News Column

Is your phone ruining your skin?

July 6, 2014

Antao, Lisa

Your mobile phone is something that you just can't do without. Working, social networking, banking, shopping, personal communication, entertainment, etc. all of this happens on this hand-held device. You spend so much time on your phone, eyes glued to the screen, fingers furiously typing away and the device pressed against your ears while talking. While harmful effects like radiation and eye strain have and are still being discussed, one lesser known con is the possibility of one getting skin problems like mobile or cell phone dermatitis. Experts give us their take on it.


Thirty-year-old Nisha Aggarwal (name changed) had developed a rash predominantly on her right hand and right ear. She sought professional help. On inspection, it looked like contact allergic dermatitis. Later, when enquiring about her work at home and office, the cause of her skin condition was zeroed down to her mobile phone which had a protective cover. She was asked to refrain from using that cover. After treating her with creams and oral antihistamines, her skin improved, recounts dermatologist Dr SG Parasramani, Lilavati Hospital, who says that this incidence is on the rise.

What is mobile dermatitis?

Dermatitis in simple words is an inflammation of the "derm" (skin)' due to an external agent to which the skin has developed allergy to. "With mobile phones becoming an indispensable and inseparable part of our lives, it is definitely possible to get an allergic reaction to the metal used to fabricate the stylish handset you display. Due to the competitive rates offered by the rival telecom companies, people spend long hours talking on the phone, which increase the contact period with the metal used to manufacture the handset. It is quite likely that the person may already have or may develop an allergic dermatitis to the metal," informs aesthetic physician and anti-ageing expert Dr Jamuna Pai.

Metal, plastic and talking for long hours responsible

Dermatologist and aesthetic physician Dr Anuya Manerkar has also seen such cases. "I have encountered patients of all age groups around the world. The use of mobiles has become extremely affordable and consumers have more than one cell phone and wireless provider to choose from. Also, a common factor in all phones is metal. The combination of these reasons leads to prolonged usage and thereby, prolonged contact with user's ear and face. Hence, recent reports of facial allergic contact dermatitis to cell phone metals have begun to emerge. Typical presentations include dry isolated itchy patch on the cheek, jawline or ears or fingers coinciding with areas of contact with metallic parts of phone. Dr Parasramani says that while some may be allergic to the mobile phone's metal casing, some to the buttons and some to the plastic covers.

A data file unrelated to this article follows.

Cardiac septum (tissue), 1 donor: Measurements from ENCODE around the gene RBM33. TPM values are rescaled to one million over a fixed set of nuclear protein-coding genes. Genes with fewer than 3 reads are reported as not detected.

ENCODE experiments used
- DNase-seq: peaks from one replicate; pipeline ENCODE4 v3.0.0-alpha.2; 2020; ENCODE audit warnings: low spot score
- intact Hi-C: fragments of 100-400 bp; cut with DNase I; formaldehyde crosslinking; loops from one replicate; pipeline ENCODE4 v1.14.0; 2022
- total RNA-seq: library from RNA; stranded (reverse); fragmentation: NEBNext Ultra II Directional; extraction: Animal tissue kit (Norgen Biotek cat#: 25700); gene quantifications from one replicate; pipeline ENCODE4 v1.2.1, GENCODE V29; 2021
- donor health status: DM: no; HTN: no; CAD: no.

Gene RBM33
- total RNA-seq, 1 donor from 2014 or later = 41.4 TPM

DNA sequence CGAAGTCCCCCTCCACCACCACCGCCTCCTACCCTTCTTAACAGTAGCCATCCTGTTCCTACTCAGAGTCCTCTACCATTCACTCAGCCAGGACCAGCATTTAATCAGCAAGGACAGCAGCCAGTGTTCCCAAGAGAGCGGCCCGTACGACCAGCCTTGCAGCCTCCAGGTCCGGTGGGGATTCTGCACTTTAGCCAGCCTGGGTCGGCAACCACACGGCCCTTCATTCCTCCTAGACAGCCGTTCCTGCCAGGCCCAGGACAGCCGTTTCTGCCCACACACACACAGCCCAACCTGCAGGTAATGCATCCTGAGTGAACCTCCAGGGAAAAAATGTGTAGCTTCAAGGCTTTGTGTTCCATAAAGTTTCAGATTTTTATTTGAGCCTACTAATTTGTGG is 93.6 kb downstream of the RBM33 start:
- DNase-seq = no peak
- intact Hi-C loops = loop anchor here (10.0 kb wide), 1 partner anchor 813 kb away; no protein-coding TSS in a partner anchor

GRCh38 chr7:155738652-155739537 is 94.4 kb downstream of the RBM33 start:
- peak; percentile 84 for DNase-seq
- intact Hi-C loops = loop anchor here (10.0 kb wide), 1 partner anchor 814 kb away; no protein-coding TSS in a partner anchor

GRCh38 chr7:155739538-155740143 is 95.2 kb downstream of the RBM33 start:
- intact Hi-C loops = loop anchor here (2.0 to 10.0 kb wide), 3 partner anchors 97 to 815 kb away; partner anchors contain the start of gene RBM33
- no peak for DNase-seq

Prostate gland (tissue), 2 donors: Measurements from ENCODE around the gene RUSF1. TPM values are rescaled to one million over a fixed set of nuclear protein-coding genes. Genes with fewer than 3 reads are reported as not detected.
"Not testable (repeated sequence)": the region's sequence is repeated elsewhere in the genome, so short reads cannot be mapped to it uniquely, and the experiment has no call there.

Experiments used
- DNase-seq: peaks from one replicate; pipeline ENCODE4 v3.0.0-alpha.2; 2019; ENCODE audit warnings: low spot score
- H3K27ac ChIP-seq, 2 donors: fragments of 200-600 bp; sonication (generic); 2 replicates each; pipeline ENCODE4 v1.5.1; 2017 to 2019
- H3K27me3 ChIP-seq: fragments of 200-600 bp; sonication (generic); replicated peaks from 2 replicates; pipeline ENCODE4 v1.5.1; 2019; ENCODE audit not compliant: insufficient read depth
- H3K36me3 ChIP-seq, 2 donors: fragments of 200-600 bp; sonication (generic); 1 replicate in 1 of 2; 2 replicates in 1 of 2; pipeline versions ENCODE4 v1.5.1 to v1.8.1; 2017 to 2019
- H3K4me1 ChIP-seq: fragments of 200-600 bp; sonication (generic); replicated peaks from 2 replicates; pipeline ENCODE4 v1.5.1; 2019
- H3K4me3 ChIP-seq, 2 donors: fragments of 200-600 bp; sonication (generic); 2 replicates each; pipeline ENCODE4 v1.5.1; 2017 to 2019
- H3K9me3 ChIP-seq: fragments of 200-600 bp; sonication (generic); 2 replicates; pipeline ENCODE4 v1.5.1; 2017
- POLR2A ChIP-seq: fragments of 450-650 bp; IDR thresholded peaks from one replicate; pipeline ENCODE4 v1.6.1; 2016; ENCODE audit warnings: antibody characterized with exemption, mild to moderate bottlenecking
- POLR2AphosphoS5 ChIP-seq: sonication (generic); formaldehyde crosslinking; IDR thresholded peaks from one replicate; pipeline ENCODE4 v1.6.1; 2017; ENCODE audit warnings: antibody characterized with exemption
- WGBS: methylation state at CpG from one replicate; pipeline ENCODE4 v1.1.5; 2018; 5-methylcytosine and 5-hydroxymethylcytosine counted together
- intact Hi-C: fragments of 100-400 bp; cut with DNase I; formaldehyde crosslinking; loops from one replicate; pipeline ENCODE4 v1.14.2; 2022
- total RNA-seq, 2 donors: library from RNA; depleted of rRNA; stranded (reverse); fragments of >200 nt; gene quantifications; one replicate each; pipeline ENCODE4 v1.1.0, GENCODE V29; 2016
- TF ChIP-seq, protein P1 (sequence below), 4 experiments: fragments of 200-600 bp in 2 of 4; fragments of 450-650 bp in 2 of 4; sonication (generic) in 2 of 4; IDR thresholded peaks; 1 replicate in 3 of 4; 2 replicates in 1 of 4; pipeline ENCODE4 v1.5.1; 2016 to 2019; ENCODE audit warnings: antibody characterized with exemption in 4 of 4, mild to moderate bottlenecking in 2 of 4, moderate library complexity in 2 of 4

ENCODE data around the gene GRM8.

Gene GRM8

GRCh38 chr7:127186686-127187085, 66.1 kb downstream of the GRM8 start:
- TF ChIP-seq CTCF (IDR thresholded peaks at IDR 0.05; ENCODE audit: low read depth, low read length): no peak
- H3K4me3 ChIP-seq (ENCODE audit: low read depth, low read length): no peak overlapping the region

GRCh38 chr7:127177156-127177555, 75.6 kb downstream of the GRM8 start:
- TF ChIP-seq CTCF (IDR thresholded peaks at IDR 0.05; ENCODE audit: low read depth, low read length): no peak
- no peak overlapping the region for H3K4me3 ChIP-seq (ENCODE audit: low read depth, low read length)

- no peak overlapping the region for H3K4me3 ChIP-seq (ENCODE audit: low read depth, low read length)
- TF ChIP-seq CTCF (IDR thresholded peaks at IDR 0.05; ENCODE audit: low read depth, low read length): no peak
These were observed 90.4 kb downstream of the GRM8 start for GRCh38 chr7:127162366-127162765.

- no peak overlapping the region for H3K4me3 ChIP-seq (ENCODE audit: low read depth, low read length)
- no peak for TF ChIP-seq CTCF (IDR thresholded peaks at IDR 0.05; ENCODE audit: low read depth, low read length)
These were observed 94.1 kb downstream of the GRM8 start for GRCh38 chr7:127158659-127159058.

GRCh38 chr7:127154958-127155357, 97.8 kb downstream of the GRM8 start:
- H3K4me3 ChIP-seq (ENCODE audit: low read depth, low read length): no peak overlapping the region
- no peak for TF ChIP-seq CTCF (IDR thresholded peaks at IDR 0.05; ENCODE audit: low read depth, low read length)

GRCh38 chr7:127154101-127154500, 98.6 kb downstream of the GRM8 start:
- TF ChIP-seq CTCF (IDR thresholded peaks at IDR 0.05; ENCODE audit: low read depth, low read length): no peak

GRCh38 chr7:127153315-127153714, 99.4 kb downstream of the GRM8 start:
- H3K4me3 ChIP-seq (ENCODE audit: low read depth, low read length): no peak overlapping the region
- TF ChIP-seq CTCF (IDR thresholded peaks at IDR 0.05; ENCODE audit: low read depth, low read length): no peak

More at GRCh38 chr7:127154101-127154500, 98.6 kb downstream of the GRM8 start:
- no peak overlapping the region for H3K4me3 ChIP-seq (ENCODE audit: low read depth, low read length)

Women more prone to it

Here's some bad news for the fairer sex - women are more prone to developing similar complaints due to nickel sulfate and hexavalent chromium. Agrees Dr Manerkar saying that nickel is found in many objects of daily basis like keys, coins and paperclips. However, since contact is brief, nickel allergy does not develop. The risk of allergy is increased by frequent, prolonged exposure to nickel containing objects like necklaces, watches and earrings. The most common phone areas containing free nickel include the decorative logos on headsets, menu buttons and metal frames around the LCD display. Thus, patches of dermatitis involving areas of unilateral ear and /or face corresponding to parts of phone that touch the face.


Mobile phone dermatitis like any other allergic reaction can manifest in the form of rash in the areas of contact such as the ear, earlobe, fingers, palms, etc. The rash may be associated with itching and dry patches. It is best to allow your dermatologist to treat such a condition as besides the anti-allergic tablets, one may require the help of mild steroid applications to bring the condition under control. Before you visit the doctor, you can start using a soothing agent like Calamine along with sunscreen during the day to calm down the skin, advises Dr Pai.

Dos and don'ts

Dr Manerkar lists the following guidelines:

Switching to a wireless ear piece is also another option

Covering metal parts of the phone with plastic film as an alternate treatment option

Individuals with established diagnosis can check objects by patch test reaction to nickel sulfate

Credit:Lisa Antao

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Source: DNA : Sunday

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